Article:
Larry Ellison looks out from his island paradise and thinks: I wanna buy the LA Clippers
Oracle baron eyes up race storm b-ball team, we're told
Oracle supremo Larry Ellison and TV's Oprah Winfrey are ready to buy basketball team the Los Angeles Clippers after its owner Donald Sterling was booted out of the sport, it's claimed.
The database head honcho, worth $50bn, and the telly talk-show titan, plus record producer David Geffen, are said to be keen to snap up the team if it goes up for sale. That just may happen after Sterling was banned for life from the NBA and fined for rattling off racist comments.
Geffen told ESPN that he and sports-mad Ellison would run the team, while Winfrey would be an investor (and, if this were a Hollywood sports movie, a part-time psychologist and shoulder to cry on for team members, with hilarious and heartwarming results).
"The team deserves a better group of owners who want to win," Geffen said. "Larry would sooner die than fail. I would sooner die than fail. Larry's a sportsman. We've talked about this for a long time. Between the three of us, we have a good shot."
Ellison clearly longs to lay his hands on his very own pro basketball team to add to his impressive list of billionaire stuff, like his island, airline, and yachting team. He tried to buy a majority share in the Golden State Warriors back in 2010, and he was reportedly interested in bidding on AEG, which owns the LA Lakers basketball team and the LA Kings hockey team, back in 2012.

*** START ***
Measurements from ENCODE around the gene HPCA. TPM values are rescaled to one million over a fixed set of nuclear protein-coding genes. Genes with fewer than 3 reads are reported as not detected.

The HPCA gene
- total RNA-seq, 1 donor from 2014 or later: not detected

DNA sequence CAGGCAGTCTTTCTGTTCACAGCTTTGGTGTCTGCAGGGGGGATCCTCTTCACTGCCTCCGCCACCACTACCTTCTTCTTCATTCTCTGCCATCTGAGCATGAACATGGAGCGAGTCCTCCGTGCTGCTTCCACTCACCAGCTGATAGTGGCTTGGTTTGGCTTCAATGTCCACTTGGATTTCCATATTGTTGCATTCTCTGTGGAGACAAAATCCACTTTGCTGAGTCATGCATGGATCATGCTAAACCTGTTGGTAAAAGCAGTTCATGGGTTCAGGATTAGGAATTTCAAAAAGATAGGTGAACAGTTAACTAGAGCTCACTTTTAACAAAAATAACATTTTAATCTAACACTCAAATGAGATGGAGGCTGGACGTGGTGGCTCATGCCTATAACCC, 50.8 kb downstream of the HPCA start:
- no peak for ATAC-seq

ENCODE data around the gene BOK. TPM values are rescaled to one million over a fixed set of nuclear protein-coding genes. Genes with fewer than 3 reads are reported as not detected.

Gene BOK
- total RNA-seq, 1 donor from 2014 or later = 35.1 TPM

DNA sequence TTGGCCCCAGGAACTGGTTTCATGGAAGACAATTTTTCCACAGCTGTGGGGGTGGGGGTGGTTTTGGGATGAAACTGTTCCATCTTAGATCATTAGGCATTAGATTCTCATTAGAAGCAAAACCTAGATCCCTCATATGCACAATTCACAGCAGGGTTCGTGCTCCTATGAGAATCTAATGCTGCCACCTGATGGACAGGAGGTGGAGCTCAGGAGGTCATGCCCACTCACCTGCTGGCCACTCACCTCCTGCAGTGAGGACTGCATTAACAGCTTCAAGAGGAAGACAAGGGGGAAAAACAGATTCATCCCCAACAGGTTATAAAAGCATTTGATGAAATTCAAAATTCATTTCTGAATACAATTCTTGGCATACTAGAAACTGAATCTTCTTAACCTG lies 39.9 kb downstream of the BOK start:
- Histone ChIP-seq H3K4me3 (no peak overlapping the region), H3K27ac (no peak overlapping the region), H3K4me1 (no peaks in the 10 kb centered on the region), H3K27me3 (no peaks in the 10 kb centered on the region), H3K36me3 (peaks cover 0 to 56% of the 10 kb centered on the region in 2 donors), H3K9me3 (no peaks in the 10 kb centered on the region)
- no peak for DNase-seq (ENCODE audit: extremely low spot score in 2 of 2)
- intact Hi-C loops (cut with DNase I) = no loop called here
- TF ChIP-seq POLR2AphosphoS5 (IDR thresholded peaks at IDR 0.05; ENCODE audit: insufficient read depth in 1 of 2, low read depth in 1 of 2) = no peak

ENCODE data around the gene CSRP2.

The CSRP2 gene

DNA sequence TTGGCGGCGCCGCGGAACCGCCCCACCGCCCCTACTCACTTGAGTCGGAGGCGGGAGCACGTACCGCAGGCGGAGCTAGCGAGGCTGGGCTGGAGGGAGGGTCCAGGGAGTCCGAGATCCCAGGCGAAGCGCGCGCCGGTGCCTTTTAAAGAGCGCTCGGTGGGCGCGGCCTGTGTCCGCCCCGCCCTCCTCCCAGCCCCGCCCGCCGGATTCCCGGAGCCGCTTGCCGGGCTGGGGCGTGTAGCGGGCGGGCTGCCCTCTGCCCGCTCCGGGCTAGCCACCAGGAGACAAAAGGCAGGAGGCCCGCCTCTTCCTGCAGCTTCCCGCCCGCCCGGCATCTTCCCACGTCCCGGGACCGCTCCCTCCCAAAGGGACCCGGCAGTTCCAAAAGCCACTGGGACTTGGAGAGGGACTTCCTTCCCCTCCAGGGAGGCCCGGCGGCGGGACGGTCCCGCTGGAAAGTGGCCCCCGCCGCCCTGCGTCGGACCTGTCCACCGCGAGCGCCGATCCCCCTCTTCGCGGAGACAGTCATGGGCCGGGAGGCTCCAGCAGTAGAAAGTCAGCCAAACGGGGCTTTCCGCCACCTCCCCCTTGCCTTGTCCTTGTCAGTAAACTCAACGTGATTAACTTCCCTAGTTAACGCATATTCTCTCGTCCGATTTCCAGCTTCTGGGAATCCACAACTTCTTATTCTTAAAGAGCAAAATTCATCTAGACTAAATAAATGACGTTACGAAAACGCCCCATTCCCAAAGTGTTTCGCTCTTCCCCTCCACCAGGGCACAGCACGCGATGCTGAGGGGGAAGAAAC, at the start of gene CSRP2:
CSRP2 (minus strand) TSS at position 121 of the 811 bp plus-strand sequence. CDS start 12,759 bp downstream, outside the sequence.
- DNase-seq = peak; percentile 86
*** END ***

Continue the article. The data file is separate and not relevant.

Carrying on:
However, a couple of obstacles stand between the tech titan and his b-ball dream. First off, even though the NBA fined 80-year-old Sterling $2.5m and barred him from the association's games, it's not yet clear whether the league's board of governors will force him to sell the Clippers.
NBA Commissioner Adam Silver has said he will urge the board, which is made up of all 30 team owners, to oust Sterling, but three quarters of them need to vote in favour to force him to sell up. However, given the public outrage over Sterling's comments, it would be difficult for any owner to support him.
If the team does go up for sale, Ellison is likely to have some competition for the bid. According to ESPN, music producer Sean Combs (aka Puff Daddy P. Diddy), boxer Floyd Mayweather and former basketball star Magic Johnson are all interested in the team, while USA Today reported that actors Matt Damon and Frankie Muniz have both said they'd like a minority stake. ®